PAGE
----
Transcript: CDC Report on Environmental Chemical Exposure
Below is an approximation of this video’s audio content. To see any graphs, charts, graphics, images, and quotes to which Dr. Greger may be referring, watch the above video.
Every few years, the U.S. Centers for Disease Control and Prevention measures the levels of chemical pollutants in the bodies of thousands of Americans from across the country. What did the latest report tell us about our toxic burden? Or, more importantly, that of pregnant women in the United States?
Published last summer in the journal of the U.S. National Institute of Environmental Health Sciences, here is the list of chemicals they measured (on the left). And, on the right is the percentage of women (both pregnant and non-pregnant) with detectable levels of these pollutants in their bodies. Look at those numbers! Most women in this country are contaminated with heavy metals, a number of toxic solvents, endocrine disrupters, fire-retardant chemicals, PCBs, and pesticides, like DDT. And, that’s just the first page.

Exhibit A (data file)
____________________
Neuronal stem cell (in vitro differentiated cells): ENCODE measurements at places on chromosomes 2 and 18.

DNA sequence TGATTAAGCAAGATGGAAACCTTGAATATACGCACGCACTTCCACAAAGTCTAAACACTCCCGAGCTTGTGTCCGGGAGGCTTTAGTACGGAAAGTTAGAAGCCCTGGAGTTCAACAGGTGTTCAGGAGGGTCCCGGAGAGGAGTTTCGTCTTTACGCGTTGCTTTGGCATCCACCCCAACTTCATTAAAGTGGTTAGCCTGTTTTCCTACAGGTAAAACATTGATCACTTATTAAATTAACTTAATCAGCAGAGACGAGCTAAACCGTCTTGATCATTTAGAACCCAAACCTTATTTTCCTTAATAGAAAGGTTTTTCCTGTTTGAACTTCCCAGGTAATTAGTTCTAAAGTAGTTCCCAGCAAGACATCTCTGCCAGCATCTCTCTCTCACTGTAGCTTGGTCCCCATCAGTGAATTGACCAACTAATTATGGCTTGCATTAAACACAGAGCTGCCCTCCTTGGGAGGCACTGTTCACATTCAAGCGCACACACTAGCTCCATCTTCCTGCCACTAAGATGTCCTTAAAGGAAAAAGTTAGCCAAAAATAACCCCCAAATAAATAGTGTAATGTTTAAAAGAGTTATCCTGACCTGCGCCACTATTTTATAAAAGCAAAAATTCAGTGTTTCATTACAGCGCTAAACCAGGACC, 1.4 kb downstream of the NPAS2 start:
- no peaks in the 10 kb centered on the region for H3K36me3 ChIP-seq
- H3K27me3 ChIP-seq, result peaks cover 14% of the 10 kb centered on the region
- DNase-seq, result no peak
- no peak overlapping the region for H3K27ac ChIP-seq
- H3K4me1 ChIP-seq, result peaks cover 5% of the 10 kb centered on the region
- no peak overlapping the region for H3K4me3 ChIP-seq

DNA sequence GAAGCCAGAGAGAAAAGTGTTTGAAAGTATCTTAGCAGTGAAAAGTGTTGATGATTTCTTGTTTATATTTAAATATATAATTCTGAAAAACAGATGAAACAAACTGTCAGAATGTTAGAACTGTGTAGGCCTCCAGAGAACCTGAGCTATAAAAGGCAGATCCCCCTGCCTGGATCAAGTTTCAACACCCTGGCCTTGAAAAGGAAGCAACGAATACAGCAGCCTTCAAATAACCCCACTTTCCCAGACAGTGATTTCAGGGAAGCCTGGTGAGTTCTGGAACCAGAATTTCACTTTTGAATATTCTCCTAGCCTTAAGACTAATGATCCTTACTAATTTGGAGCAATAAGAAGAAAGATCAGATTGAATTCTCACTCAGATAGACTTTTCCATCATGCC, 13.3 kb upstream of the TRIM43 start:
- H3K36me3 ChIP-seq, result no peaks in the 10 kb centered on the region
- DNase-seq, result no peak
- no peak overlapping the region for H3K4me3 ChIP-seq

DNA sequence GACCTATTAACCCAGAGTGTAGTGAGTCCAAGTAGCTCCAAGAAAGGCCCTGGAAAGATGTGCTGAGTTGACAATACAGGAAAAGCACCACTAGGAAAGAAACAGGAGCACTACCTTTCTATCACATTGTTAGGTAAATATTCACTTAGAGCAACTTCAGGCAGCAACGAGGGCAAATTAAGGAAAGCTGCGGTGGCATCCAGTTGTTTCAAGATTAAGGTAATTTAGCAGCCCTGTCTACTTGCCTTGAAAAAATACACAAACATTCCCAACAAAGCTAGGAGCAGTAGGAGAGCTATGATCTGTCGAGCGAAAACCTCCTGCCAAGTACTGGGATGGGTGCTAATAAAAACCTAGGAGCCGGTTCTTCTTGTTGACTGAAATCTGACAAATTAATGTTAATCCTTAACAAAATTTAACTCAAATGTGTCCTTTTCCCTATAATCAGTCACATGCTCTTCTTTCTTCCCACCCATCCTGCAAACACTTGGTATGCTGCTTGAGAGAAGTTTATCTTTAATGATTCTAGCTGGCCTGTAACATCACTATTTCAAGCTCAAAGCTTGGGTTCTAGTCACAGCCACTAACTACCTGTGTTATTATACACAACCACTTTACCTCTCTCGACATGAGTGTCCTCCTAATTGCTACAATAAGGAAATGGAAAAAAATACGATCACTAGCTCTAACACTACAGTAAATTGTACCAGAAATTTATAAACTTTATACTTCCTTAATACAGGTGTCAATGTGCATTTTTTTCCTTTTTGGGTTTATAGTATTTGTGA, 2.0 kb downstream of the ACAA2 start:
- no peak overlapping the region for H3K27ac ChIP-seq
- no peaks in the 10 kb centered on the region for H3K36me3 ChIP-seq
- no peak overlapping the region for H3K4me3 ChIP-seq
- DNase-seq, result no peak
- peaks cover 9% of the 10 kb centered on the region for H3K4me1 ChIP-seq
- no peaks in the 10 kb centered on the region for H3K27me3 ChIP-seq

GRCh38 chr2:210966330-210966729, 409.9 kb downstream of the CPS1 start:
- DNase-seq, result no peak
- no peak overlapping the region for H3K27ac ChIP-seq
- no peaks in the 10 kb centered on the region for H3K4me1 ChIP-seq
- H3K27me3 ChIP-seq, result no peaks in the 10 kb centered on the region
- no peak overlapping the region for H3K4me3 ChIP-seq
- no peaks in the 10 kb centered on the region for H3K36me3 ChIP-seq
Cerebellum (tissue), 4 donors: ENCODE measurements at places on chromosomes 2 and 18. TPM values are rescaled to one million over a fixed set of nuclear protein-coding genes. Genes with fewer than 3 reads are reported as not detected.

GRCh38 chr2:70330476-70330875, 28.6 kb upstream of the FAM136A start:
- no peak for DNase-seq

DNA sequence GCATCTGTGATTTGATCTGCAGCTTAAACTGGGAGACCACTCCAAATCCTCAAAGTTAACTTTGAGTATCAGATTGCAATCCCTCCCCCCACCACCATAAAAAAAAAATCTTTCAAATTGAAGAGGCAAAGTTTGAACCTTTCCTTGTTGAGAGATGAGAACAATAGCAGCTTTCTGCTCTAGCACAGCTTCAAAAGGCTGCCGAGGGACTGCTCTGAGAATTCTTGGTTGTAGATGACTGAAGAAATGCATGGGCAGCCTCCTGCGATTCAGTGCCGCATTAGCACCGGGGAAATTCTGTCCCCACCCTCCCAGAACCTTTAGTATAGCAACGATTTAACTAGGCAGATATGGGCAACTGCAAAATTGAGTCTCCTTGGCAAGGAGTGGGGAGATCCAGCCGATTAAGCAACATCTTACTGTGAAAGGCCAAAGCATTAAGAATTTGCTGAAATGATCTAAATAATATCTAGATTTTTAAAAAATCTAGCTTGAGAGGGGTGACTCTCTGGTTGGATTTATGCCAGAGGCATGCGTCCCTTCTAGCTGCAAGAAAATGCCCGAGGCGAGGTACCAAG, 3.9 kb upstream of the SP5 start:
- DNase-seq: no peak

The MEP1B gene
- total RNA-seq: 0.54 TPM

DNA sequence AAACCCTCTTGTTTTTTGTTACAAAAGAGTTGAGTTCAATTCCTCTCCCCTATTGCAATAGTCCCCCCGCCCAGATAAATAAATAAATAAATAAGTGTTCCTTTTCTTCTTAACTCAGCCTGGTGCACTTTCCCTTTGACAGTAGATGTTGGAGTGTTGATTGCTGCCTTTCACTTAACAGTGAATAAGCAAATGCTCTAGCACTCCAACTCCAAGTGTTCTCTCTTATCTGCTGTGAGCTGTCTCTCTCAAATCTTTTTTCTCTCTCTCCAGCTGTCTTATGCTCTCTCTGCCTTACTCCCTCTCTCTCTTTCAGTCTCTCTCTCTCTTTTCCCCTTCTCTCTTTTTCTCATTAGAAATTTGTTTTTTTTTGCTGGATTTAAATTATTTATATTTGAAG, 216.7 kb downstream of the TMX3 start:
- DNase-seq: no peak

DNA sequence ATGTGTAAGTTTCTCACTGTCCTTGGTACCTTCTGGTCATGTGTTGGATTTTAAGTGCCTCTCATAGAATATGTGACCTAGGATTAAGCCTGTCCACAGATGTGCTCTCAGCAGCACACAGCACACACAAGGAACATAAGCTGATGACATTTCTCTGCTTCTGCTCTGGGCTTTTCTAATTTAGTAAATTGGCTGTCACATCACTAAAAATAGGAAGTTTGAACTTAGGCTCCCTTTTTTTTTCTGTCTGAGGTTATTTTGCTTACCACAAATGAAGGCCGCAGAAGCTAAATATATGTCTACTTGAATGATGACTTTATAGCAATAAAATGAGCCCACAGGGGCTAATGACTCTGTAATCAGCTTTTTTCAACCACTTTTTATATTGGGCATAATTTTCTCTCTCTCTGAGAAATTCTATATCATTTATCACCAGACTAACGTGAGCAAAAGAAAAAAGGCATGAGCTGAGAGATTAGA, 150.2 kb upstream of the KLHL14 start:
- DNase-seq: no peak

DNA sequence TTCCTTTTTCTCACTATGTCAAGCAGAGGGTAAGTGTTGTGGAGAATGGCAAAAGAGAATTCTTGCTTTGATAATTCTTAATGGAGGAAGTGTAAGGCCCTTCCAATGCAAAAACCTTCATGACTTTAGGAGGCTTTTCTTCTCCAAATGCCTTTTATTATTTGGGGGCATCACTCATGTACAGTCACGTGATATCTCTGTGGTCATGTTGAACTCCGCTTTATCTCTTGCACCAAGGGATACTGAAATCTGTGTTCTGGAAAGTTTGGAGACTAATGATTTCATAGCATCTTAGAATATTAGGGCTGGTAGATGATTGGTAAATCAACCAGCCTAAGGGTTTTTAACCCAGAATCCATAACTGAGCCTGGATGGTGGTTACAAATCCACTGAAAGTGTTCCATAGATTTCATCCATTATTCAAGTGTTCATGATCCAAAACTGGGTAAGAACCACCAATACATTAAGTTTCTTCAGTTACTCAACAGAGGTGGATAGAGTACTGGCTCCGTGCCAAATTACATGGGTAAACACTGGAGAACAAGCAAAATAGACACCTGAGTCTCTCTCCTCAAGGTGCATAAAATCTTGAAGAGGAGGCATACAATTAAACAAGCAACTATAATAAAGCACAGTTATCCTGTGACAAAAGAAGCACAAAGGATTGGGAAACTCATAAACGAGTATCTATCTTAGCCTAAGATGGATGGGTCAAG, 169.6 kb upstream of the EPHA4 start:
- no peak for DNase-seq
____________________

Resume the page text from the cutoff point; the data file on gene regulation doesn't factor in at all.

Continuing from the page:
Continuing on the next page—more pesticides, plastics chemicals, industrial toxins circulating through their bloodstreams. Look at these numbers; in many cases 99% or 100% of the hundreds of women tested were found with these chemicals in their bodies—and, potentially, passing them on to the next generation.
On average, pregnant women harbored about 35 different chemicals. Each of these bars represents one woman. That’s how many chemicals they found in each of their bodies.
Bottom line, they “found widespread exposure to pregnant women in the United States to multiple chemical [compounds and their metabolites], including both banned and contemporary contaminants.” Americans are walking chemical cocktails.
So let us explore what consequences they may have, and how to minimize our exposure to them.
That will be the topic of this next series of videos on NutritionFacts.org
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